What is the Best Sleeping Position for a Peaceful Sleep

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If you do even a small amount of research into how to find the best shape to take up when you drop off, you’ll realize there is a lot of conflicting advice about how different sleeping positions affect the quality of sleep. There are also some fascinating insights into how couples sleep when they share a bed and what your favorite position says about your personality … but we’ll save those insights for another day!

As with many things in life, what feels good is what does you good. Finding a comfortable sleeping position is no exception. There is no standard, either. Everyone is different. In fact, over time, you’ll probably try out several postures. What is comfortable for you also depends on your mattress, pillow, sheets, covers and blankets. And, of course, how much space you have to move around in.

 

Categorizing Sleep Positions

So how do sleep analysts describe the positions we sleep in? What are the benefits? Why elect for one or the other?

1. On your Back

From the point of view of posture, if all the world were a perfectly soft sleep surface, the best position to adopt would be to sleep on your back with no pillow. This would allow your spine to align perfectly and reduce the chances of waking up with stiffness in your back and neck.

But this position does not suit everybody. If you snore, this position will probably generate more noise due to the alignment of throat and nose. If you suffer from indigestion, you will probably want to raise your head and shoulders on to a pillow.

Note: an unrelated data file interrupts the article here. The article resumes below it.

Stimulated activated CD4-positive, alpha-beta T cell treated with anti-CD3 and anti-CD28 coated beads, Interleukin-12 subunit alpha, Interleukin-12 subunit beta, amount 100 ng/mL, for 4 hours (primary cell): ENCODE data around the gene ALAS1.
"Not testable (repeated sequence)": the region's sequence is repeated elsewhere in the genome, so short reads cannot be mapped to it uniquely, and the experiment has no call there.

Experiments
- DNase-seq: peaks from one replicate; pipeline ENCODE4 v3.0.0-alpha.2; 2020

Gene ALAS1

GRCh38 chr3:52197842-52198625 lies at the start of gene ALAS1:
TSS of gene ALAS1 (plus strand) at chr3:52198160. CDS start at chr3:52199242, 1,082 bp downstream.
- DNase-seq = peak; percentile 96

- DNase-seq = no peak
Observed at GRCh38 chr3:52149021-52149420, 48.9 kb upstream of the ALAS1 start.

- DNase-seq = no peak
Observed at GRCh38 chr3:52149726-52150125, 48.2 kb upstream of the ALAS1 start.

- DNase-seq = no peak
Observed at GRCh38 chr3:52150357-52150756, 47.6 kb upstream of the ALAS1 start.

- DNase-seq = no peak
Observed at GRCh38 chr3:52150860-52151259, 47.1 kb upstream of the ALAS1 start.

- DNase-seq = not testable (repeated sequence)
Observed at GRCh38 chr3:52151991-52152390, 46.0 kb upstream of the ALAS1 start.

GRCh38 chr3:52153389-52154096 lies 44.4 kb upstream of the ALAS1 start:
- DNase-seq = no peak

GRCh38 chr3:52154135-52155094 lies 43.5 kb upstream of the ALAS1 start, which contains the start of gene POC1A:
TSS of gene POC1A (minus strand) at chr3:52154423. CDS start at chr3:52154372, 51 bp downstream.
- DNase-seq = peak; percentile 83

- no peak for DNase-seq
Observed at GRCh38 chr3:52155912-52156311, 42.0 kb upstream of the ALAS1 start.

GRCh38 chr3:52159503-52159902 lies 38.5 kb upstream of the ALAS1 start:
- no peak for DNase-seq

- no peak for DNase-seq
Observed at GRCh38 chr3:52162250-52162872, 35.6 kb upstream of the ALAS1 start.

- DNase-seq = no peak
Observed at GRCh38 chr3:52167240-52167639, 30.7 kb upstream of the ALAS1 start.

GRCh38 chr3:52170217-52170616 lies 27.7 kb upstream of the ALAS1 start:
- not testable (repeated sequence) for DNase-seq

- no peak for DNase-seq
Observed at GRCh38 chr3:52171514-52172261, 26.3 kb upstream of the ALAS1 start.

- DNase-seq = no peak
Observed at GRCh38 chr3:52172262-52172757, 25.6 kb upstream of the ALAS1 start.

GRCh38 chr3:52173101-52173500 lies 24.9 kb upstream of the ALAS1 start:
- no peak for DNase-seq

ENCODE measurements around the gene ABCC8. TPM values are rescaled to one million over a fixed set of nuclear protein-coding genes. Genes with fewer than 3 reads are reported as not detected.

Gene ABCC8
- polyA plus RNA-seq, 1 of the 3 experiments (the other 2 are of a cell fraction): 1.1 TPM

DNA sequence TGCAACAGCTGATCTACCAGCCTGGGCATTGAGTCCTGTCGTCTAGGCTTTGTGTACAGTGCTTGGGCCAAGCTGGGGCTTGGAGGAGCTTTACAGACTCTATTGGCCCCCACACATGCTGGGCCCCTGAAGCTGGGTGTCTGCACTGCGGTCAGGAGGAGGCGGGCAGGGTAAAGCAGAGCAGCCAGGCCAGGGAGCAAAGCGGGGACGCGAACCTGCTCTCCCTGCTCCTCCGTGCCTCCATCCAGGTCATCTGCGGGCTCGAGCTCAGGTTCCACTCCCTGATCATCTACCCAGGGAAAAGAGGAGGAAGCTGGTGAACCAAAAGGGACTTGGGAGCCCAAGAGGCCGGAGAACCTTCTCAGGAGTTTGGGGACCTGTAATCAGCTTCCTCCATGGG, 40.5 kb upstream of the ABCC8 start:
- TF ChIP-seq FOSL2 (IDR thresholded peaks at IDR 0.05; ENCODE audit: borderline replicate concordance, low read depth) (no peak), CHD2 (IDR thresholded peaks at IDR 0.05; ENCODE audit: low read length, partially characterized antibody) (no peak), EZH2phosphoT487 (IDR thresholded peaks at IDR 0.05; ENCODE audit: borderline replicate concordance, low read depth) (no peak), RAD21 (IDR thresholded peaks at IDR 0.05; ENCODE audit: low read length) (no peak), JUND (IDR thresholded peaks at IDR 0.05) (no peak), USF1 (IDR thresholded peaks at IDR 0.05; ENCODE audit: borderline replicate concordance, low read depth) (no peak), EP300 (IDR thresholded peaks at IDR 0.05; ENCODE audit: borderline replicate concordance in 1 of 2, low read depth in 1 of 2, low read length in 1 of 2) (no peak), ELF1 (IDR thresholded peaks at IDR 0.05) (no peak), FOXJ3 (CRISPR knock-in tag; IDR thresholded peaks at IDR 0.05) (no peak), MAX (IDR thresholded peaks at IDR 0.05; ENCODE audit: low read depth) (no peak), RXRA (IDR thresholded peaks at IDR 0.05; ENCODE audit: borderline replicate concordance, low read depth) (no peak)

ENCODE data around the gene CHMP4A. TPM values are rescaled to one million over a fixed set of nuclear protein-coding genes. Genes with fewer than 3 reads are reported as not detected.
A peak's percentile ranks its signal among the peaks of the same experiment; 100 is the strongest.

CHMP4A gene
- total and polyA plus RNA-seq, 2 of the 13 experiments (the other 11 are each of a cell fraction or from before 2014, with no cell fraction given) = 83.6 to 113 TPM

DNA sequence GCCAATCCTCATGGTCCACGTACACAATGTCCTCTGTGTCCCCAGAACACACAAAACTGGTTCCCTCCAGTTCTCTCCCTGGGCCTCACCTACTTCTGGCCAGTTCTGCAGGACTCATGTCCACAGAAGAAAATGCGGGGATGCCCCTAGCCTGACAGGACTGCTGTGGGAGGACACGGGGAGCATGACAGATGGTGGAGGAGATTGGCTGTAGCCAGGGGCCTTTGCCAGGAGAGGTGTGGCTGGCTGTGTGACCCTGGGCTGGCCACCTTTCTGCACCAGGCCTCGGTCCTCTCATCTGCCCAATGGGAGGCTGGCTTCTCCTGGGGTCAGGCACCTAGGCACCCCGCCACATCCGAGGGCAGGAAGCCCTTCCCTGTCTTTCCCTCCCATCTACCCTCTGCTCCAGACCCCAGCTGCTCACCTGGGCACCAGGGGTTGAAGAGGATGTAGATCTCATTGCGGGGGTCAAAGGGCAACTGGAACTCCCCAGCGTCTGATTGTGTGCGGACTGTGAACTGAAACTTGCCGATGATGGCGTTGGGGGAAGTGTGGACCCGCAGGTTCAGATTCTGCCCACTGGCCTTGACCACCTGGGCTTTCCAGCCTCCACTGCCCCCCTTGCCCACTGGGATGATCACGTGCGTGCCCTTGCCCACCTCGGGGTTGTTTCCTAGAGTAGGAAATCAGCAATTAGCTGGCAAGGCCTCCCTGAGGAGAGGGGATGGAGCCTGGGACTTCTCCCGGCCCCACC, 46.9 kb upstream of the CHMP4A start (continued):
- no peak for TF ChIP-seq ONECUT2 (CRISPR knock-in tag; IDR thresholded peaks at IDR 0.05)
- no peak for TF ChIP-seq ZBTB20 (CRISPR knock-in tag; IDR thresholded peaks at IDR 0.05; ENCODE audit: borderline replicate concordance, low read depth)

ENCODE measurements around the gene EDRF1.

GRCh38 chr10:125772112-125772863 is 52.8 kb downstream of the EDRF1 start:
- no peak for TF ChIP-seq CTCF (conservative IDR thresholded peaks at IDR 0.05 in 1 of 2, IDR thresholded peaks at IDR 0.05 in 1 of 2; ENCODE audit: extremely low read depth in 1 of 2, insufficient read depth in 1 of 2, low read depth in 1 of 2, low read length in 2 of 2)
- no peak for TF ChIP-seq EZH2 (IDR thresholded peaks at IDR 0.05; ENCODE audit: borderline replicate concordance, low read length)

However, just imagine how smooth your complexion will be when you wake up each morning without spending the night with your skin pressed against the fabric of your pillow.

2. On your Side

Most people sleep on their side in some way, whether they are curled up in a fetal ball or stretched out like a log. It seems that most side-sleepers sleep on their left with their heart down slightly to improve blood circulation.

Doctors would recommend sleeping on your side if you are prone to snoring or if you are pregnant or significantly over weight or if you suffer from indigestion.

One thing you might experience in this position is numbness in your arms or shoulders from the additional pressure on muscles and nerves that you sometimes get from constant pressure on your arms or legs. Waking up to “Rubber arm” or “Pins and needles” can be disturbing.

Because much of the body weight is balanced on your shoulders, this position can sometimes lead to neck and shoulder problems as well. You may need to adjust pillows to combat this.

3. On your Stomach

This is probably the worst position to sleep in from the point of view of your physiognomy. It puts pressure onto the spine and shoulder/neck muscles which shouldn’t really be there. This is exacerbated if you use big fluffy pillows. Sleep analysts would encourage most people with this natural position to look to change their sleep position.

For snorers, however, this may be the best position to try as it can open up your air ways and lower volume!

Can you Control it?

However, can your conscious mind govern your body while you sleep, influencing its position? It’s usually determined by the physical shape and condition of your body and the configuration of your bedding. But you can make gradual changes, use pillow and covers to reinforce the change you want to try. If you have been advised by a doctor to use a specific position, then try to follow their advice.

The position that you find yourself waking up in each morning is probably the one which your body finds most natural – take a note of what your body is trying to tell you.

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